Who’s Stolen Our Dreams
I read in this morning’s South China Morning Post the below story about the above parody of the handover anniversary song.
The real reason Monday 2nd July is a public holiday in Hong Kong might be to allow the Special Administrative Region’s residents to recover from what looks more and more like the “hangover” anniversary!
Parody of handover anniversary song steals limelight
Simon Parry | South China Morning Post (bottom of page 6) | Jul 01, 2012
A scathing parody of Hong Kong’s official handover anniversary song has become an internet sensation that has overshadowed the original.
Fewer than 5,000 people have watched the official music video of Believe in Our Dreams sung by stars like Eason Chan and Alan Tam since the government posted it on YouTube at the end of May.
The sentimental, patriotic song, which is also being broadcast on public transport, is sung to a backdrop of sporting and cultural events, shots of the city’s skyline and ends with the Hong Kong and Chinese flags flying side by side.
By contrast, a parody of the song titled Who’s Stolen Our Dreams, posted on YouTube only on Tuesday, had by last night attracted more than 48,000 hits and was being widely shared on Facebook and internet forums.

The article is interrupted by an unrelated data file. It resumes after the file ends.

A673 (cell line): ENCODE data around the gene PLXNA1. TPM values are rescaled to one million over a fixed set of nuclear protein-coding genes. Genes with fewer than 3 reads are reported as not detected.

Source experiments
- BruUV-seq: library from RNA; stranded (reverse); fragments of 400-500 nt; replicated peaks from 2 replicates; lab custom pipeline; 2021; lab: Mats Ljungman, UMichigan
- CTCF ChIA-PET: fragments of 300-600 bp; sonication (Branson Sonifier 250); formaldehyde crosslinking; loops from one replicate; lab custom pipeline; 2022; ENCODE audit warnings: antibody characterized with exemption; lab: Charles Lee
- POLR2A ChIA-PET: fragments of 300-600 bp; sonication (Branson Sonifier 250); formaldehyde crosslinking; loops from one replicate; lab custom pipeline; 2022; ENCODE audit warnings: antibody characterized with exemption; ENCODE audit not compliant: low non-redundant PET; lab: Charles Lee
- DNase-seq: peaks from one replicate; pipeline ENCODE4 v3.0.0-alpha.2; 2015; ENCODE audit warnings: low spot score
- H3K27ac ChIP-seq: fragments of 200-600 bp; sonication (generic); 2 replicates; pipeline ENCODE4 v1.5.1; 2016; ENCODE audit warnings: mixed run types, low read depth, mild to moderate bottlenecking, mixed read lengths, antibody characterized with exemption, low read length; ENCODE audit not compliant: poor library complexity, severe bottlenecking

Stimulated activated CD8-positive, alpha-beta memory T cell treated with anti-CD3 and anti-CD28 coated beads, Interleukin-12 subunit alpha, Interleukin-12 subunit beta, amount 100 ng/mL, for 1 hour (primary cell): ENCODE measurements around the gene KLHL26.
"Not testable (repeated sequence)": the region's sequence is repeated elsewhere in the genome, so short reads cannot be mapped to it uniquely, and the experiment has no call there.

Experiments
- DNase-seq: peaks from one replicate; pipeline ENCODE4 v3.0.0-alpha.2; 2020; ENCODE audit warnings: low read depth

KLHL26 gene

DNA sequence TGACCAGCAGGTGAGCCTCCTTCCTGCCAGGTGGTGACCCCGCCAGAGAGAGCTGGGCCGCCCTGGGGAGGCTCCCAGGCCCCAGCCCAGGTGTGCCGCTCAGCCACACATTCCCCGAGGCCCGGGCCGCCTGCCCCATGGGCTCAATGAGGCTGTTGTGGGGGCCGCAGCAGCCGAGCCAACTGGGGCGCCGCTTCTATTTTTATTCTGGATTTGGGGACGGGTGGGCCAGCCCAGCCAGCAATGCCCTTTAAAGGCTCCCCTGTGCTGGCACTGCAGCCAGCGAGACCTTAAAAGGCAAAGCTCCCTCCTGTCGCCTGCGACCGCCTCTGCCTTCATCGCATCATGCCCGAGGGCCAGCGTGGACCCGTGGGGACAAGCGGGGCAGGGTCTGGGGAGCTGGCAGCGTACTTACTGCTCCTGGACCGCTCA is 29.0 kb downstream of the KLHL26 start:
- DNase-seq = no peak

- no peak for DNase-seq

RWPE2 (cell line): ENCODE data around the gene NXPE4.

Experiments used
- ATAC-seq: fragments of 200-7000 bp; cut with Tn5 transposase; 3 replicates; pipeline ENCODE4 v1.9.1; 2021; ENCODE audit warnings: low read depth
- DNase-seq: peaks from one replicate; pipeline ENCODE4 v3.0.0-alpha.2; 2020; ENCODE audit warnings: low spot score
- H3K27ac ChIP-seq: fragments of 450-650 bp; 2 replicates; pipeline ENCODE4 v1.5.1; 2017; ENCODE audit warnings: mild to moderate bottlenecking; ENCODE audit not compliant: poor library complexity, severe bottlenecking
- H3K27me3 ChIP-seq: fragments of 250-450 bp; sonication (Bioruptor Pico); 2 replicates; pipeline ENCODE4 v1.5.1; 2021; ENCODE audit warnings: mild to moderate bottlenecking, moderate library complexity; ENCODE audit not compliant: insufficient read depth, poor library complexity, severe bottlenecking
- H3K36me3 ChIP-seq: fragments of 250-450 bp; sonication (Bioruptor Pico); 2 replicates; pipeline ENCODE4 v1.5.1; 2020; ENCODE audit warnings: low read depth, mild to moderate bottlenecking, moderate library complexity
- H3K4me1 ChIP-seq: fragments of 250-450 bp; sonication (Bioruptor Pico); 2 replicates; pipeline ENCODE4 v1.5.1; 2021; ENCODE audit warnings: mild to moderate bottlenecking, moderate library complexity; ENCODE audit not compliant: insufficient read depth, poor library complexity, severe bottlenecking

In an indication of which song may better reflect the city’s mood, while the official video had attracted 19 likes and 73 dislikes on YouTube, the parody had drawn 1,867 likes and 20 dislikes.
Who’s Stolen Our Dreams takes the original song and gives it a thoroughly anti-government twist, railing against soaring property prices, the yawning rich-poor divide, crony capitalism and the growing influence of mainland China.
It claims the Communist Party’s influence is “brainwashing” Hong Kong, describes the past 15 years under Beijing’s rule as torture and attacks the outgoing chief executive for accepting free holidays, saying: “Donald Tsang, shame on you”.
“Our future is bleak,” the song says, before ending with an appeal to people to turn out in force for the July 1 demonstration.
The parody was written by an underground songwriter known as Sankala and recorded by a group of relatively unknown young artists reacting to what they saw as the sycophantic, unrealistic rhetoric of the original version.
“We didn’t expect it to be such a big hit, but we do hope this song can send a message out to many people,” said one of the singers, a 33-year-old financial planner who uses the pseudonym Vitamin Z. “It tells the true situation of Hong Kong today. When Hong Kong people listen to this song, it will speak to their hearts and reflect their thoughts.”
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